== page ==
Professor Derek W. G. Sears
Derek W. G.
Sears, Ph.D. was born in England and earned his bachelor’s degree
chemistry at the University of Kent at Canterbury, and his Ph.D. in
Astronomy and Geology at the University of Leicester.
He is now University Professor of Chemistry and Biochemistry and W.
M. Keck Professor of Space and Planetary Science. He was the
founding director of the Arkansas Center for Space and Planetary
Derek teaches chemistry and performs meteorite research, and is currently involved in creating new research and graduate teaching programs in space and planetary sciences. He is best known for his pioneering studies on the use of thermoluminescence to characterize primitive meteorites and to determine the thermal and radiation history of Antarctic meteorites.
He authored The Origin of Chondrules and Chondrites, Thunderstones: A Study of Meteorites Based on Falls and Finds in Arkansas, and Nature and Origin of Meteorites. His papers include Chemical and physical studies of type 3 chondrites XII: The metamorphic history of CV chondrites and their components, Chemical and physical studies of type 3 chondrites. II Thermoluminescence of sixteen type 3 ordinary chondrites and relationships with oxygen isotopes, and The crystalline lunar spherules: Their formation and implications for the origin of meteoritic chondrules.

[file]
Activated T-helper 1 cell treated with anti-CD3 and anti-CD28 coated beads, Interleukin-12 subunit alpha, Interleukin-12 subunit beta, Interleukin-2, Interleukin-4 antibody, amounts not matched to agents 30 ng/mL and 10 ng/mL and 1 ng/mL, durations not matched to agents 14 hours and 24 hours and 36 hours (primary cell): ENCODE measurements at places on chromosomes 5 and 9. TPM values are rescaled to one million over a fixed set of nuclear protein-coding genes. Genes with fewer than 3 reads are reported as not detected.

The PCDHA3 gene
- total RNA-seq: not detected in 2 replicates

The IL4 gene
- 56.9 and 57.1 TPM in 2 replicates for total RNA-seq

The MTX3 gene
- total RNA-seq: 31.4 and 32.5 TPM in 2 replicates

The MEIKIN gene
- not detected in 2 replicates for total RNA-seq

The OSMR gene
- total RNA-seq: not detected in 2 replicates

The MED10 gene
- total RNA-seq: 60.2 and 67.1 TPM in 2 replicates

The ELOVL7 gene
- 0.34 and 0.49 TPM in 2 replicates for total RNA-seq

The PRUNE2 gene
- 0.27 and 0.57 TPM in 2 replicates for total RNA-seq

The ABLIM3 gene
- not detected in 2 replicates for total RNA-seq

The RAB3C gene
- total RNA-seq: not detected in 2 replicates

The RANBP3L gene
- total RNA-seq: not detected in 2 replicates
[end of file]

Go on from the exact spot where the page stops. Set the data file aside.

In 1999, he received the University of Arkansas’ highest award for research and service, and asteroid 4473 Sears was named in his honor.
Read Derek Sears Awarded 2009 Meteoritical Society Service Award, Instruments To Dig Deep In Space, and Where To Search For Underground Water On Mars. Read his LinkedIn profile.